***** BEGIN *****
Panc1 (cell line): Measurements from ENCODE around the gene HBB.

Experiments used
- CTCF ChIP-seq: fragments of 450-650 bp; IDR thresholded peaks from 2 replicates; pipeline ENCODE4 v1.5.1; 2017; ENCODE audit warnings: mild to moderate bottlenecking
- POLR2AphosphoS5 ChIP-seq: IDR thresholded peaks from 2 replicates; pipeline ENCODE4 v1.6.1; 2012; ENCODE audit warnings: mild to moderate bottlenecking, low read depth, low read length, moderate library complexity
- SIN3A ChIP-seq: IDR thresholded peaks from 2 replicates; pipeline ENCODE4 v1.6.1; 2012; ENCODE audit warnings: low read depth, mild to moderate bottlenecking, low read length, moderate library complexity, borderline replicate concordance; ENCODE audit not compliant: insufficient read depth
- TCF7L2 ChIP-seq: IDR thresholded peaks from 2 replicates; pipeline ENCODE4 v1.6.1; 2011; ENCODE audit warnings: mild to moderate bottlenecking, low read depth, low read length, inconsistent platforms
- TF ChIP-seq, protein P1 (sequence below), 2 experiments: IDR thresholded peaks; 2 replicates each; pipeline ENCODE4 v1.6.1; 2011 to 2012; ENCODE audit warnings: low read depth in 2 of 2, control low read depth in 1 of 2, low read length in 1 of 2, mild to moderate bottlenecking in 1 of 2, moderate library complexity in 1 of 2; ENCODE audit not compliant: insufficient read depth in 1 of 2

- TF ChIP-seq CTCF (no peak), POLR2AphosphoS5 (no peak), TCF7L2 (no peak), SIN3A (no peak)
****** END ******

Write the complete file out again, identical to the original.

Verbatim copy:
Panc1 (cell line): Measurements from ENCODE around the gene HBB.

Experiments used
- CTCF ChIP-seq: fragments of 450-650 bp; IDR thresholded peaks from 2 replicates; pipeline ENCODE4 v1.5.1; 2017; ENCODE audit warnings: mild to moderate bottlenecking
- POLR2AphosphoS5 ChIP-seq: IDR thresholded peaks from 2 replicates; pipeline ENCODE4 v1.6.1; 2012; ENCODE audit warnings: mild to moderate bottlenecking, low read depth, low read length, moderate library complexity
- SIN3A ChIP-seq: IDR thresholded peaks from 2 replicates; pipeline ENCODE4 v1.6.1; 2012; ENCODE audit warnings: low read depth, mild to moderate bottlenecking, low read length, moderate library complexity, borderline replicate concordance; ENCODE audit not compliant: insufficient read depth
- TCF7L2 ChIP-seq: IDR thresholded peaks from 2 replicates; pipeline ENCODE4 v1.6.1; 2011; ENCODE audit warnings: mild to moderate bottlenecking, low read depth, low read length, inconsistent platforms
- TF ChIP-seq, protein P1 (sequence below), 2 experiments: IDR thresholded peaks; 2 replicates each; pipeline ENCODE4 v1.6.1; 2011 to 2012; ENCODE audit warnings: low read depth in 2 of 2, control low read depth in 1 of 2, low read length in 1 of 2, mild to moderate bottlenecking in 1 of 2, moderate library complexity in 1 of 2; ENCODE audit not compliant: insufficient read depth in 1 of 2

- TF ChIP-seq CTCF (no peak), POLR2AphosphoS5 (no peak), TCF7L2 (no peak), SIN3A (no peak)